JV: So there are the various elements that need to integrate to work together to support this critical environment. It’s hard to downsize: You’ve got this cooling stuff sitting there and you’re going, well, hang on, the cooling infrastructure was designed to support this original power envelope. If I reduce the power infrastructure I then need to make changes to the cooling and related critical infrastructure. You typically have to contend with a lot of risk when you have to do this. This is where we can be very effective in trying to pick this apart, to look at every aspect of a critical environment, not just one siloed element. Because we are more informed: If we make changes in one place, we know we will have to make changes over here. Being holistic allows for a much broader plan, the ability to map it out and simulate the implications of what change would look like.
KG: Because in many cases you’re managing several systems at once?
JV: It’s not that different from a managed services provider in the IT landscape. You don’t have a managed service provider that just deals with computers, or just deals with security. They deal with the network, storage and backup and compute and so on. So there again, you just can’t make a change to your network capacity without thinking about the implications of everything else.
Growing focus on efficiency
KG: Are you seeing customers saying they want to change how they adapt to needs and use less power?
JV: Yes, customers want to know how to rightsize their power usage. We believe it has two elements to it: first, knowing how much you need. If we give you enough sensors, monitoring, et cetera, and show you what your power profile is, you have a better chance of being clear about what you actually need. The other element is improving your efficiency or eliminating waste. So this is where we can be very direct: helping companies achieve their sustainability goals. Everything that you receive from your main’s power should be equal to what’s available to be used on the other side. But usually there is an inefficiency, a certain lag factor that creates overheads.
KG: How do you quantify that? What kinds of inefficiencies are you seeing?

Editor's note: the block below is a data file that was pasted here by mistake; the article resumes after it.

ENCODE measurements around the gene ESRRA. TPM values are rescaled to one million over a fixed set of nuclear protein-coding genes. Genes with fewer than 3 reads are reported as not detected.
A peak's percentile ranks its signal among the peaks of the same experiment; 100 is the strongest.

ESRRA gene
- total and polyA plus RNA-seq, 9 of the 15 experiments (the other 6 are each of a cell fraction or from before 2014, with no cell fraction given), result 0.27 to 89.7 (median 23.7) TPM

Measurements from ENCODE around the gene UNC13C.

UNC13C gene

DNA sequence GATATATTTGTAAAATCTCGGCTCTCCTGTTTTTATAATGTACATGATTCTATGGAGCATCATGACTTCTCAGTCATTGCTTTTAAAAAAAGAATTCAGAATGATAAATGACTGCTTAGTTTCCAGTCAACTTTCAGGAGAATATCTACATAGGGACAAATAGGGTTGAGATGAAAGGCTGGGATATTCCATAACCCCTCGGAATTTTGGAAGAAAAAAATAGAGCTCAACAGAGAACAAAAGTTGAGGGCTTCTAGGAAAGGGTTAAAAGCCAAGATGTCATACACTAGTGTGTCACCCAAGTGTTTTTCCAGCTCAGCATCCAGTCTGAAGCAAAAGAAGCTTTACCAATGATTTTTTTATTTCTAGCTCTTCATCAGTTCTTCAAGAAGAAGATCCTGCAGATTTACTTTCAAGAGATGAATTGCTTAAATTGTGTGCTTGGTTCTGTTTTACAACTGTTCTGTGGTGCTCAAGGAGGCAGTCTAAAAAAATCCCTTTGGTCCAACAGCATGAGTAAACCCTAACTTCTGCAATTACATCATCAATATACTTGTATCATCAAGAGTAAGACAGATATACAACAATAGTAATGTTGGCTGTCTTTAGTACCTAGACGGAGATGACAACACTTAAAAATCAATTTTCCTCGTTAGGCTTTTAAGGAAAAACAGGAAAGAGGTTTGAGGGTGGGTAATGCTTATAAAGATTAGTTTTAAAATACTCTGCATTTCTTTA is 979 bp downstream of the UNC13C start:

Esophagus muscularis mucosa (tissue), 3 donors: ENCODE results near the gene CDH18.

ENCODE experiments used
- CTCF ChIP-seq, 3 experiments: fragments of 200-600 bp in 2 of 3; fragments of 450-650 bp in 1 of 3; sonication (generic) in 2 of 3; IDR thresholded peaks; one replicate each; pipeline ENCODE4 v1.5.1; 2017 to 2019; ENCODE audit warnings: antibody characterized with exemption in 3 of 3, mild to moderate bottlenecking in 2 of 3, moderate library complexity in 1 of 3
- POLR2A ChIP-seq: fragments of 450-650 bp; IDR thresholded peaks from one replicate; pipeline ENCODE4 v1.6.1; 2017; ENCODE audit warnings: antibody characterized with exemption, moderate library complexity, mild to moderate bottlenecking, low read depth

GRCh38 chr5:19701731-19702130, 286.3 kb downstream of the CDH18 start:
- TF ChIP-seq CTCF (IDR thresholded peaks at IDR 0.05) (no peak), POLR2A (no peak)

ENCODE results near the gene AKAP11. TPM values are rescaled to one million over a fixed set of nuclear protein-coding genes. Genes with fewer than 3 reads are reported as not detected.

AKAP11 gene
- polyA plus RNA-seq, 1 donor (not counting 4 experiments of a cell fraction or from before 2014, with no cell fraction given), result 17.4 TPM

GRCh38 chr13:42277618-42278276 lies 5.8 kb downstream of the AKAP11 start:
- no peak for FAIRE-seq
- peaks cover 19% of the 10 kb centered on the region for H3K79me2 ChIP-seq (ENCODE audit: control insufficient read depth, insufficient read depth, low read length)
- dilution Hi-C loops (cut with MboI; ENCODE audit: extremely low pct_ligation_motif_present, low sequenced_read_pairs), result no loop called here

JV: UPS’s maybe 15, 20 years ago, were operating at a power factor of 0.8, 0.9, so 20% inefficiency, if you like. But today, modern technology is getting very, very close to unity, and can therefore achieve 100% efficiency through better technology. Having said that, it isn’t always the case that just because you’re using a UPS that is 15 years old you should obviously replace it with something brand new. It’s about looking at what you’re actually using. And then, if that makes sense, well, let’s replace it for you, safely.
KG: And all of this, of course, is ideally scalable in both directions? You’re able to gain efficiency based on your usage, but then if you grow and you demand more, you shouldn’t have to spend a lot of money … ?
JV: Correct. And the vendors are doing a great job in making their technology more modular. So where systems were previously very monolithic, today you can upgrade in step, so you don’t have to worry about building for 10 years into the future. You can build for what you need now knowing that you can daisy chain and add as you scale and grow.
Prospects for achieving net zero
KG: What is your role in helping companies do this, and perhaps even achieve net zero?
JV: It’s twofold. First, being a specialist provider that knows exactly what we’re doing, so we’re not wasting time or resources. This means we’re able to assess your situation very quickly, perform or give you options for change. Second we’re able to execute on that, without disruption, and making sure that we’re safe while we’re doing it. Also, we actively partner with leading vendors in our space and we are able to leverage our privilege as key partners to benefit our customers.
KG: Given where things stand now, do you think data centers will achieve net zero within 30 years?
JV: I am optimistic that datacenters will evolve to become a whole lot more efficient and especially if the industry can become more focused on specialization and we can more rapidly embrace technology including AGI, we can be more targeted on how we may improve our design and consumption. For now, the call to action is to make continuous incremental change and we are committed to supporting our customers on this journey.